"Our Rich First Nations Culture"
by Dr. Ukjese van Kampen

When I walk downtown I see many Aboriginal people hanging around doing what appears to be nothing. Some of these people I have gone to school with. I wonder, do these people see themselves as having a rich culture? I say this because I often hear and see in the media, governments and other organizations statements about Yukon First Nations having a "rich" culture. And from my observations I have to ask "Where is this 'rich' culture?"

I have noticed that we as a people have lost much of our culture. Our language is almost gone. We no longer practice our spirituality to its full extent or forms of spirituality are practiced that are influenced by pan-Indianism. Although there are exceptions, we no longer live off the land as we once did…many say they can but I am not so sure. We no longer use or even know about our old laws. Our traditional art is all but vanished. So how have we responded to these drastic changes?

Maybe the lifestyle of the people depicted in this exhibition is to a certain extent a "normal" reaction to having their culture torn away from them. Maybe these people are more cultural than the 'successful' First Nations people. They have not adopted the Whiteman's way and carry on with a behaviour that is more traditional for our people. How so?

In the past we lived a hunter-gather lifestyle and there were a number of traits that would now seem lazy and indeed is responsible for some people thinking of us as lazy. Let me illustrate this with an example: our winter camps. When white people first started joining us in the winter wilderness for hunts or other purposes they saw us stop for the night and erect a simple shelter, gather firewood and then settle in for the night. The white person would state that the shelter was too simple and that a much better one could be built. The conclusion was drawn: the Indians must be lazy and simple. What they did not understand is that the First Nations winter clothing was such a superior garment that a person could curl up in a snow bank in the middle of the winter, get a good night's sleep and next morning brush the snow off and carry on their journey. You cannot even do that with today's winter clothing. We wore our house and the shelter was more of a convenience than a necessity. In the harsh environment that we lived in the waste of energy was reduced to the bare minimal.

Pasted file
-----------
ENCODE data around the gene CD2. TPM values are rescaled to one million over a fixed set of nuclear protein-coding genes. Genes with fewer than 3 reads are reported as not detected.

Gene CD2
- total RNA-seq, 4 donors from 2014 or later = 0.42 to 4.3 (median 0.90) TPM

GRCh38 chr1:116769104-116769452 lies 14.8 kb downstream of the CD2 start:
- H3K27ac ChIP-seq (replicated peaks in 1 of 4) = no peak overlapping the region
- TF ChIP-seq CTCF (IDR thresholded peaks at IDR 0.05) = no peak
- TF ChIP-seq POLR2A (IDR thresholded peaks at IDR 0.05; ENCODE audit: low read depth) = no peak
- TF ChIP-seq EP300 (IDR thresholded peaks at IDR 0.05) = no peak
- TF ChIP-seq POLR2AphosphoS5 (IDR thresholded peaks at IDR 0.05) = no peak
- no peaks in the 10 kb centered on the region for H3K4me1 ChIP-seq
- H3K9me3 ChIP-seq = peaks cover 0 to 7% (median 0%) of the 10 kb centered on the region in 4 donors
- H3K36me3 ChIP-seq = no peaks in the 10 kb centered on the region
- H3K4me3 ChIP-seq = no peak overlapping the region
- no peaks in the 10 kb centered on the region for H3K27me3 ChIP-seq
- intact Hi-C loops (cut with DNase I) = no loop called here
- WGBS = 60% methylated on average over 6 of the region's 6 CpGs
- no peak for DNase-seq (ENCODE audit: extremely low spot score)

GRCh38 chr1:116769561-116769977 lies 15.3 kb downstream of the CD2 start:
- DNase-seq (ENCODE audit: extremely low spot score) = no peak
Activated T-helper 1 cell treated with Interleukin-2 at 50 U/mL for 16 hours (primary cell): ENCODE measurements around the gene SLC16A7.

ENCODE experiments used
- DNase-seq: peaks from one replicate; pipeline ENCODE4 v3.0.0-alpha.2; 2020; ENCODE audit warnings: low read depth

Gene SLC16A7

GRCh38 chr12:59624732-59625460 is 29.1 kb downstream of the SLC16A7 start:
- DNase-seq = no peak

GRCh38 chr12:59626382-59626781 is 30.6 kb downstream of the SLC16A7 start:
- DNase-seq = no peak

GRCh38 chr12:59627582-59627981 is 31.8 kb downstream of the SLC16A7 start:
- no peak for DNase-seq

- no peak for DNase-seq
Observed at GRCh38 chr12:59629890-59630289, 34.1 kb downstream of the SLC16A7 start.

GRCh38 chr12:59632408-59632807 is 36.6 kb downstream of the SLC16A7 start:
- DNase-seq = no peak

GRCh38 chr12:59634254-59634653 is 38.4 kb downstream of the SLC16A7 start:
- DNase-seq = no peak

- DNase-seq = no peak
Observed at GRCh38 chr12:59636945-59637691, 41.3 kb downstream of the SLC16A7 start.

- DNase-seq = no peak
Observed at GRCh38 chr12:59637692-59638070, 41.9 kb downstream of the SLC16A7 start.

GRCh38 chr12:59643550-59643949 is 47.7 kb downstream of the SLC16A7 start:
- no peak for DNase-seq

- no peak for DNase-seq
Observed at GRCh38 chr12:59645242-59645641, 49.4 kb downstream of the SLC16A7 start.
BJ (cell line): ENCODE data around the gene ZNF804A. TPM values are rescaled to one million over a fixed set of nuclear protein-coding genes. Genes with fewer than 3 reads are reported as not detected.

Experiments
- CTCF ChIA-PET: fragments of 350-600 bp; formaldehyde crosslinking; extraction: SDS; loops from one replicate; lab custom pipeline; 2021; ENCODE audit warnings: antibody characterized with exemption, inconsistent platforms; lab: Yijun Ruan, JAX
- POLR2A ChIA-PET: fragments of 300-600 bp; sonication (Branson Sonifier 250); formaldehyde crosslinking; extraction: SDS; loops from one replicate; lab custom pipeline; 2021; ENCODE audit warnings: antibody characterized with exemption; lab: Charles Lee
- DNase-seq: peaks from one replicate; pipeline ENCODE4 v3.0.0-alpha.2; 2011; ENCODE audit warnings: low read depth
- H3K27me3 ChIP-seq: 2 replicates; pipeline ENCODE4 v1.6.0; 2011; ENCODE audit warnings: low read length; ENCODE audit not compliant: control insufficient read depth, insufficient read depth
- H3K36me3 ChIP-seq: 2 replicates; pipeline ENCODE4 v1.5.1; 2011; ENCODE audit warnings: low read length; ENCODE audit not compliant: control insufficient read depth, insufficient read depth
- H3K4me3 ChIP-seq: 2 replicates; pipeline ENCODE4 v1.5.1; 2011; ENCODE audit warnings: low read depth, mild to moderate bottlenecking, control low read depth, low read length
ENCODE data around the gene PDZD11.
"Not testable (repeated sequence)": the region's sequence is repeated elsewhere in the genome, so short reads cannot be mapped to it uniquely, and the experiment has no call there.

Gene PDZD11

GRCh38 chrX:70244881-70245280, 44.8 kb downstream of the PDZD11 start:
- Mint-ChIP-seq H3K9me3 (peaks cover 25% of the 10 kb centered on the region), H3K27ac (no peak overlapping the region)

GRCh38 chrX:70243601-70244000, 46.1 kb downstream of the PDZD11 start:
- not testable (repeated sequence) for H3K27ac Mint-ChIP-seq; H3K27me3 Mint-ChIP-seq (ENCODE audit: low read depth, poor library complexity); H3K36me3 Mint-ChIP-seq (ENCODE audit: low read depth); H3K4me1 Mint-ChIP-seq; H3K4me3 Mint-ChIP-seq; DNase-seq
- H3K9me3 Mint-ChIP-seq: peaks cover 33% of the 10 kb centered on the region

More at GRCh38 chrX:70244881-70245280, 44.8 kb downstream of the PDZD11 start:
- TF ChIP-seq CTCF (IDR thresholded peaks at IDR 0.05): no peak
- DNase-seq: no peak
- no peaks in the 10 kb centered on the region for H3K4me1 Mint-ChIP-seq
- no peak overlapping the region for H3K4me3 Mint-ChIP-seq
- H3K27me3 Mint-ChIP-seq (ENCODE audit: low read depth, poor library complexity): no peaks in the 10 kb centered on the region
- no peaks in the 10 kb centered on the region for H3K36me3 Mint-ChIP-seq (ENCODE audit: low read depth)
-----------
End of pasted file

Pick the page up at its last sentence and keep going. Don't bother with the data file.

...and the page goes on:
This brings us to the concept of work. Work was done as the need arose and this often meant many days of walking and times of intense efforts such as during hunting. If there was no work to do, relax!. Relaxation was a big part of our culture. Next was the importance of gatherings, from potlatches to more informal get-togethers. This was a meaningful but also fun part of our society and formed the highlights of the year. Further, my people were semi-nomadic in order to follow the food sources like caribou and fish. We would never stay in one place for the full year.

Although there are many negative reasons why people end up "on the streets" one aspect is that a true necessity to work is absent in present day society. In a certain sense, work is a waste of energy. With the free time people gather in public places, just like in the old days. People also walk from place to place, or move from community to community. Intense periods of work affected by need, importance of rest and relaxation, gatherings and being on the move. This begs the question: are these people in fact maintaining more of our traditional lifestyle traits by not totally assimilating into the dominant society's culture? Is it closer to tradition than working in an office from 9 to 5?
I feel that the people portrayed in these pictures are in fact reflecting aspects of our traditional culture. Although problematic and sometimes tragic, their life also has a "rich" aspect to it in light of how it reflects our traditional ways.